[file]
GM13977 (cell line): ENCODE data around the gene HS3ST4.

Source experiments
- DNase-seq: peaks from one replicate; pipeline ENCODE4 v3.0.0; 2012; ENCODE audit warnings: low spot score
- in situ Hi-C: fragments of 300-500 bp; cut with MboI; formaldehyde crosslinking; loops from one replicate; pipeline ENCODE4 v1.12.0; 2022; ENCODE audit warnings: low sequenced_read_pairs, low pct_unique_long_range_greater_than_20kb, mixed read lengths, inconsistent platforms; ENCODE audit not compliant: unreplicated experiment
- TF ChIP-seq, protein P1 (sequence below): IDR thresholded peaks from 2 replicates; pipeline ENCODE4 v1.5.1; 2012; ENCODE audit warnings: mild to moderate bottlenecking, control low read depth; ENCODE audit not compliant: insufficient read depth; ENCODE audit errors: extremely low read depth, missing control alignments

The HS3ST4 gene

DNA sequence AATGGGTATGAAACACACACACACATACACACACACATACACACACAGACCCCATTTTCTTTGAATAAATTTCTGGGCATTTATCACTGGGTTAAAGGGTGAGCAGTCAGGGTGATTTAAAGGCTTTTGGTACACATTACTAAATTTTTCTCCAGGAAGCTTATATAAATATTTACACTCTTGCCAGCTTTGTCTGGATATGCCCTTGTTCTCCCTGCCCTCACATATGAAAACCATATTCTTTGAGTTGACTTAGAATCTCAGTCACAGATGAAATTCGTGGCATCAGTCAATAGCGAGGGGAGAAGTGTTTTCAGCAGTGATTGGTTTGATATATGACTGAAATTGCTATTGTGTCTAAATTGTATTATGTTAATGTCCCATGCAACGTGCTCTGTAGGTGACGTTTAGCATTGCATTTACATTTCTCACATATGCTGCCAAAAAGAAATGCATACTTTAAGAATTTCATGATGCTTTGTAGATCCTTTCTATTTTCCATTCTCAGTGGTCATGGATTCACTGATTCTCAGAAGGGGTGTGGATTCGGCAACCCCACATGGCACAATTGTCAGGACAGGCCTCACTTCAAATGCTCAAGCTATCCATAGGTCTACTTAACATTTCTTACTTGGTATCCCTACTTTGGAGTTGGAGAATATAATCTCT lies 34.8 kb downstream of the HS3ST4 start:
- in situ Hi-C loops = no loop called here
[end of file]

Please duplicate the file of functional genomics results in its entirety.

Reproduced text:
GM13977 (cell line): ENCODE data around the gene HS3ST4.

Source experiments
- DNase-seq: peaks from one replicate; pipeline ENCODE4 v3.0.0; 2012; ENCODE audit warnings: low spot score
- in situ Hi-C: fragments of 300-500 bp; cut with MboI; formaldehyde crosslinking; loops from one replicate; pipeline ENCODE4 v1.12.0; 2022; ENCODE audit warnings: low sequenced_read_pairs, low pct_unique_long_range_greater_than_20kb, mixed read lengths, inconsistent platforms; ENCODE audit not compliant: unreplicated experiment
- TF ChIP-seq, protein P1 (sequence below): IDR thresholded peaks from 2 replicates; pipeline ENCODE4 v1.5.1; 2012; ENCODE audit warnings: mild to moderate bottlenecking, control low read depth; ENCODE audit not compliant: insufficient read depth; ENCODE audit errors: extremely low read depth, missing control alignments

The HS3ST4 gene

DNA sequence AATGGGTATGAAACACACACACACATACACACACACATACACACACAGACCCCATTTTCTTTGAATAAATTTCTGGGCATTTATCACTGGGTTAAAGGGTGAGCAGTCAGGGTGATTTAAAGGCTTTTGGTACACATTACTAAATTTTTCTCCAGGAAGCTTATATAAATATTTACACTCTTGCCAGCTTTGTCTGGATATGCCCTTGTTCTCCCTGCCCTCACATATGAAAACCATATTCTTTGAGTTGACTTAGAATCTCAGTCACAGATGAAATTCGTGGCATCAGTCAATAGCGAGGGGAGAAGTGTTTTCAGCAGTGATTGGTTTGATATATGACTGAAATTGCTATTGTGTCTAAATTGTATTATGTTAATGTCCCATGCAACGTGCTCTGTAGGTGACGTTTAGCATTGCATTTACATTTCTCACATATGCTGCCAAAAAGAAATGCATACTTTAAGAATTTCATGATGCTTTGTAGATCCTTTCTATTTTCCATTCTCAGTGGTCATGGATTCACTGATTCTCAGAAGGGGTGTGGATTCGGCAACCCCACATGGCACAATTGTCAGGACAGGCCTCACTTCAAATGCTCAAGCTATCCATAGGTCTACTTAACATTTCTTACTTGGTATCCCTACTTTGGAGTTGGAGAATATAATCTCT lies 34.8 kb downstream of the HS3ST4 start:
- in situ Hi-C loops = no loop called here